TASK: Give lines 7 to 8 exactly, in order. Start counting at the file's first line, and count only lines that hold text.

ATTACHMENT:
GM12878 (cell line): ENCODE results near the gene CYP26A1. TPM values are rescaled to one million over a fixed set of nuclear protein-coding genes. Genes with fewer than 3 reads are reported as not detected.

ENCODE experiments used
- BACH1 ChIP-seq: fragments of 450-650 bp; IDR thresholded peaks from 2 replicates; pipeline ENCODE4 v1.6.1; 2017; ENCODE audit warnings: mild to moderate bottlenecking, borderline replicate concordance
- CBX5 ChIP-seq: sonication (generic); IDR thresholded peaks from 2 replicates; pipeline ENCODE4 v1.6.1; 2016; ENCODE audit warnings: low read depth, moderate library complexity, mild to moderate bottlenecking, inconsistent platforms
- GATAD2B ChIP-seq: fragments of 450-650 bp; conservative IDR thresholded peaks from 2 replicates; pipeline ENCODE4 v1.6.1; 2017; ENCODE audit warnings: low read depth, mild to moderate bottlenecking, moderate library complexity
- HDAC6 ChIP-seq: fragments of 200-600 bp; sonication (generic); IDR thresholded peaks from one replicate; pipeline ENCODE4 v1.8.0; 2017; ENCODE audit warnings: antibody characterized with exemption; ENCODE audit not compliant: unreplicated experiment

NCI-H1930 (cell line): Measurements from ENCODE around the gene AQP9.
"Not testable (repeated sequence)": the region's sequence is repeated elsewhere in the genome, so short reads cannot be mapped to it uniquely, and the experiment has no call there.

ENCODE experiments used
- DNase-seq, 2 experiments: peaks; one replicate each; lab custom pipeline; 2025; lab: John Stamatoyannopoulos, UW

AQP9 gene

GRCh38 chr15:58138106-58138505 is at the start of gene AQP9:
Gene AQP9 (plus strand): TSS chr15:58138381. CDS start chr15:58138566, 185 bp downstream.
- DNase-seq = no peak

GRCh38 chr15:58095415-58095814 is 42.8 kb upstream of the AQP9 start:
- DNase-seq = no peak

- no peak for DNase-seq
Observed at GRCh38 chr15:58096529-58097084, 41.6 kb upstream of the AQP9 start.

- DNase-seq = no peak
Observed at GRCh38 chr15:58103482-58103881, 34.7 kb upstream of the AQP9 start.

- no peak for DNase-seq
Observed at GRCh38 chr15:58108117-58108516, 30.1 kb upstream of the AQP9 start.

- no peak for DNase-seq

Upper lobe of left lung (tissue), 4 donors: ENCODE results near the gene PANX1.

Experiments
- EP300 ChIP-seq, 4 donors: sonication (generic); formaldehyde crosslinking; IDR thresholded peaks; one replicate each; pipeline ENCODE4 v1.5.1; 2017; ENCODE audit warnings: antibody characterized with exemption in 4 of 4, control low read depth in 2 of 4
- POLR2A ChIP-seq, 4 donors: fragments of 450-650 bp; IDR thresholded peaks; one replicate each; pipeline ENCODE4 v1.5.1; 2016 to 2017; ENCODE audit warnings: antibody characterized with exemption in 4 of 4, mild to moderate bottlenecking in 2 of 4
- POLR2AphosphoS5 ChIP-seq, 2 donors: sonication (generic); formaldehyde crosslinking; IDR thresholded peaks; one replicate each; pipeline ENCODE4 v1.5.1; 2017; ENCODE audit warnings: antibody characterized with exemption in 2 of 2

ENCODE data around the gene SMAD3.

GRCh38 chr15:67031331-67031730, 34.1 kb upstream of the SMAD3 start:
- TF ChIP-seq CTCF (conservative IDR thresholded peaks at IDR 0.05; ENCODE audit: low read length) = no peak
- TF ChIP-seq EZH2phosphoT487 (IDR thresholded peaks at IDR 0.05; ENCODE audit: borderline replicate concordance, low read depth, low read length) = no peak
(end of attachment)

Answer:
NCI-H1930 (cell line): Measurements from ENCODE around the gene AQP9.
"Not testable (repeated sequence)": the region's sequence is repeated elsewhere in the genome, so short reads cannot be mapped to it uniquely, and the experiment has no call there.